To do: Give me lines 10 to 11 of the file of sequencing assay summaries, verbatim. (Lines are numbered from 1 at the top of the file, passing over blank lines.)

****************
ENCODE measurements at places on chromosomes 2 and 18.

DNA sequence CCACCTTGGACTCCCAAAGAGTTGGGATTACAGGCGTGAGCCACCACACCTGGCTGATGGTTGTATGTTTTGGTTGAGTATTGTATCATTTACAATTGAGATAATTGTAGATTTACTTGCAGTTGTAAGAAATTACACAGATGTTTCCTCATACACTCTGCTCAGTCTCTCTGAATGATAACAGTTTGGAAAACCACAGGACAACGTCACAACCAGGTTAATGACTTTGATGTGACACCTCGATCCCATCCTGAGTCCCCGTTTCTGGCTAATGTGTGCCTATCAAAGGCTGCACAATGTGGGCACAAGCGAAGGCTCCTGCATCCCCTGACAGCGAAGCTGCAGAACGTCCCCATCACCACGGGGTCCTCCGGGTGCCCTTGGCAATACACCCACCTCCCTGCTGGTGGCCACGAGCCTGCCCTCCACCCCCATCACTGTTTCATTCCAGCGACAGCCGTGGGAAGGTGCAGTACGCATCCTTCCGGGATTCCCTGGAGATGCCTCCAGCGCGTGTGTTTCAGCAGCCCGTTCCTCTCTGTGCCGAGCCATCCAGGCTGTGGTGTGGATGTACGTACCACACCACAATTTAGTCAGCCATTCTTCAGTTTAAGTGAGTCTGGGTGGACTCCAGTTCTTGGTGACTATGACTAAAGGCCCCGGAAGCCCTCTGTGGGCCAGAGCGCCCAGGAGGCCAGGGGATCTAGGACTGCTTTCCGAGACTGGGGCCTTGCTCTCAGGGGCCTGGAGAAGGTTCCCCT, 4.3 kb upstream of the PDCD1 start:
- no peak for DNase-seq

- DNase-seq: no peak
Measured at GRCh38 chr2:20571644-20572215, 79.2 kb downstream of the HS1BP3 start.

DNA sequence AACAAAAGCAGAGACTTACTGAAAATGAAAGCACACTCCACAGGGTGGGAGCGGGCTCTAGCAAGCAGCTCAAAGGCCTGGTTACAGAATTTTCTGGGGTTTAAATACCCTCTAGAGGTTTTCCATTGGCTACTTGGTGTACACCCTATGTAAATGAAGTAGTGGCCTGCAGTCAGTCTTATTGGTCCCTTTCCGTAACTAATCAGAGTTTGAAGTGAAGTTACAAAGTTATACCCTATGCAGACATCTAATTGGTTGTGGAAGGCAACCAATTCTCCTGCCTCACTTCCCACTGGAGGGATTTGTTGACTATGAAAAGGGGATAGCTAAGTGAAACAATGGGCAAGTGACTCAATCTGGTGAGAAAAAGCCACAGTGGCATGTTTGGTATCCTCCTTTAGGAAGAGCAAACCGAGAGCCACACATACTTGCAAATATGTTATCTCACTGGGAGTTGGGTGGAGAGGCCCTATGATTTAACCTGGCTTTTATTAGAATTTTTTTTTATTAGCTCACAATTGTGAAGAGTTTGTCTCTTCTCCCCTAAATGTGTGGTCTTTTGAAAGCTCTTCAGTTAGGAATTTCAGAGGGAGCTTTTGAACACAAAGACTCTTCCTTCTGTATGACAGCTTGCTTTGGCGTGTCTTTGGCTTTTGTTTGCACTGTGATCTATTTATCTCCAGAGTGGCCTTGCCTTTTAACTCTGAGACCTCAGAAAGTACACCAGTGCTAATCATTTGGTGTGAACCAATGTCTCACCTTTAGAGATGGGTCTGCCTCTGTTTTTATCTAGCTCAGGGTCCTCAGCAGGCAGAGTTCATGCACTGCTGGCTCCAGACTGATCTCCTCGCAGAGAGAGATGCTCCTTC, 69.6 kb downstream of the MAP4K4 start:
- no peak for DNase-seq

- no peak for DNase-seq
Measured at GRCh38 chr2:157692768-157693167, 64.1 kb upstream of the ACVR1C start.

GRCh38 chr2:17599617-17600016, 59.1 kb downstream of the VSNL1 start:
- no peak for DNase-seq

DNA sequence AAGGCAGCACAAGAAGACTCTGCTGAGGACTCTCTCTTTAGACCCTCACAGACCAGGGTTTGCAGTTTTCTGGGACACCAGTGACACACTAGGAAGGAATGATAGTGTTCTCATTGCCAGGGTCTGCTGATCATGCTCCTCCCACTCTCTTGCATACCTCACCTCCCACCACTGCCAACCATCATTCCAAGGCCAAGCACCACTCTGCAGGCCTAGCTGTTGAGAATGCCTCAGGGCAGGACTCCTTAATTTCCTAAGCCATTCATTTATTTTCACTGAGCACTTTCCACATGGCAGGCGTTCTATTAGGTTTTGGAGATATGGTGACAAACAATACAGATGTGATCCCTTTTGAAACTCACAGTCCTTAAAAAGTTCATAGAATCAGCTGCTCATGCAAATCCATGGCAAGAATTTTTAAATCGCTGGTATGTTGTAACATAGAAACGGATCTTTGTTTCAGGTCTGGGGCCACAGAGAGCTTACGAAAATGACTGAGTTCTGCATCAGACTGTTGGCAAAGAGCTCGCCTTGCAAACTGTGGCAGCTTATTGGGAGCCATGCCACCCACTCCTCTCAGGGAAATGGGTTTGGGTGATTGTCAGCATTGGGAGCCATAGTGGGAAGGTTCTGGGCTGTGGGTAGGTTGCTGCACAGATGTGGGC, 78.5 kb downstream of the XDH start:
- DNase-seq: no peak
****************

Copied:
GRCh38 chr2:17599617-17600016, 59.1 kb downstream of the VSNL1 start:
- no peak for DNase-seq